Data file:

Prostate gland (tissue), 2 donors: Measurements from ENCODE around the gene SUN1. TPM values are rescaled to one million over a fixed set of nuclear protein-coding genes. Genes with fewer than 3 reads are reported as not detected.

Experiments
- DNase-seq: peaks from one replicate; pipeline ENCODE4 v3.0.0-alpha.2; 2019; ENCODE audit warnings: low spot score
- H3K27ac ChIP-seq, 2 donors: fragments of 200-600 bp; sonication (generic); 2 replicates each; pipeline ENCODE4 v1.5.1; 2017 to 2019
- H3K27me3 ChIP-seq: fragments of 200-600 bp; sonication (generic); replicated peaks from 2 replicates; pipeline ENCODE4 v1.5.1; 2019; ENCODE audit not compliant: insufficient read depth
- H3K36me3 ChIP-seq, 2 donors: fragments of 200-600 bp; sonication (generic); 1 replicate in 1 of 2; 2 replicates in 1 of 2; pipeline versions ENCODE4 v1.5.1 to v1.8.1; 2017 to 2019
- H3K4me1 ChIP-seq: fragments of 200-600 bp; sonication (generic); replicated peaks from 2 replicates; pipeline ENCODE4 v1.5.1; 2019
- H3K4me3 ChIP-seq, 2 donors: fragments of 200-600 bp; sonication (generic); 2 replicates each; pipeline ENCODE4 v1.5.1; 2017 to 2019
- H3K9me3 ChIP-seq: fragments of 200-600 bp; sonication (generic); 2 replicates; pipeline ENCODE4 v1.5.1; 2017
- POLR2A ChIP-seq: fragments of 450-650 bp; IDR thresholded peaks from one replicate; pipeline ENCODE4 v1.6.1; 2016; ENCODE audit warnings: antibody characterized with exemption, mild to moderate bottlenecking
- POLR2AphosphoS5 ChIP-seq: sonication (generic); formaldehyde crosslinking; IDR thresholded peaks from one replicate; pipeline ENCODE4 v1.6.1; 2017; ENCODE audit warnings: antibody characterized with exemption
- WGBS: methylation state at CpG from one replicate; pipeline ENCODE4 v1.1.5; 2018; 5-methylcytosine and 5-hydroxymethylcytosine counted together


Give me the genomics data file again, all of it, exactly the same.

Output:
Prostate gland (tissue), 2 donors: Measurements from ENCODE around the gene SUN1. TPM values are rescaled to one million over a fixed set of nuclear protein-coding genes. Genes with fewer than 3 reads are reported as not detected.

Experiments
- DNase-seq: peaks from one replicate; pipeline ENCODE4 v3.0.0-alpha.2; 2019; ENCODE audit warnings: low spot score
- H3K27ac ChIP-seq, 2 donors: fragments of 200-600 bp; sonication (generic); 2 replicates each; pipeline ENCODE4 v1.5.1; 2017 to 2019
- H3K27me3 ChIP-seq: fragments of 200-600 bp; sonication (generic); replicated peaks from 2 replicates; pipeline ENCODE4 v1.5.1; 2019; ENCODE audit not compliant: insufficient read depth
- H3K36me3 ChIP-seq, 2 donors: fragments of 200-600 bp; sonication (generic); 1 replicate in 1 of 2; 2 replicates in 1 of 2; pipeline versions ENCODE4 v1.5.1 to v1.8.1; 2017 to 2019
- H3K4me1 ChIP-seq: fragments of 200-600 bp; sonication (generic); replicated peaks from 2 replicates; pipeline ENCODE4 v1.5.1; 2019
- H3K4me3 ChIP-seq, 2 donors: fragments of 200-600 bp; sonication (generic); 2 replicates each; pipeline ENCODE4 v1.5.1; 2017 to 2019
- H3K9me3 ChIP-seq: fragments of 200-600 bp; sonication (generic); 2 replicates; pipeline ENCODE4 v1.5.1; 2017
- POLR2A ChIP-seq: fragments of 450-650 bp; IDR thresholded peaks from one replicate; pipeline ENCODE4 v1.6.1; 2016; ENCODE audit warnings: antibody characterized with exemption, mild to moderate bottlenecking
- POLR2AphosphoS5 ChIP-seq: sonication (generic); formaldehyde crosslinking; IDR thresholded peaks from one replicate; pipeline ENCODE4 v1.6.1; 2017; ENCODE audit warnings: antibody characterized with exemption
- WGBS: methylation state at CpG from one replicate; pipeline ENCODE4 v1.1.5; 2018; 5-methylcytosine and 5-hydroxymethylcytosine counted together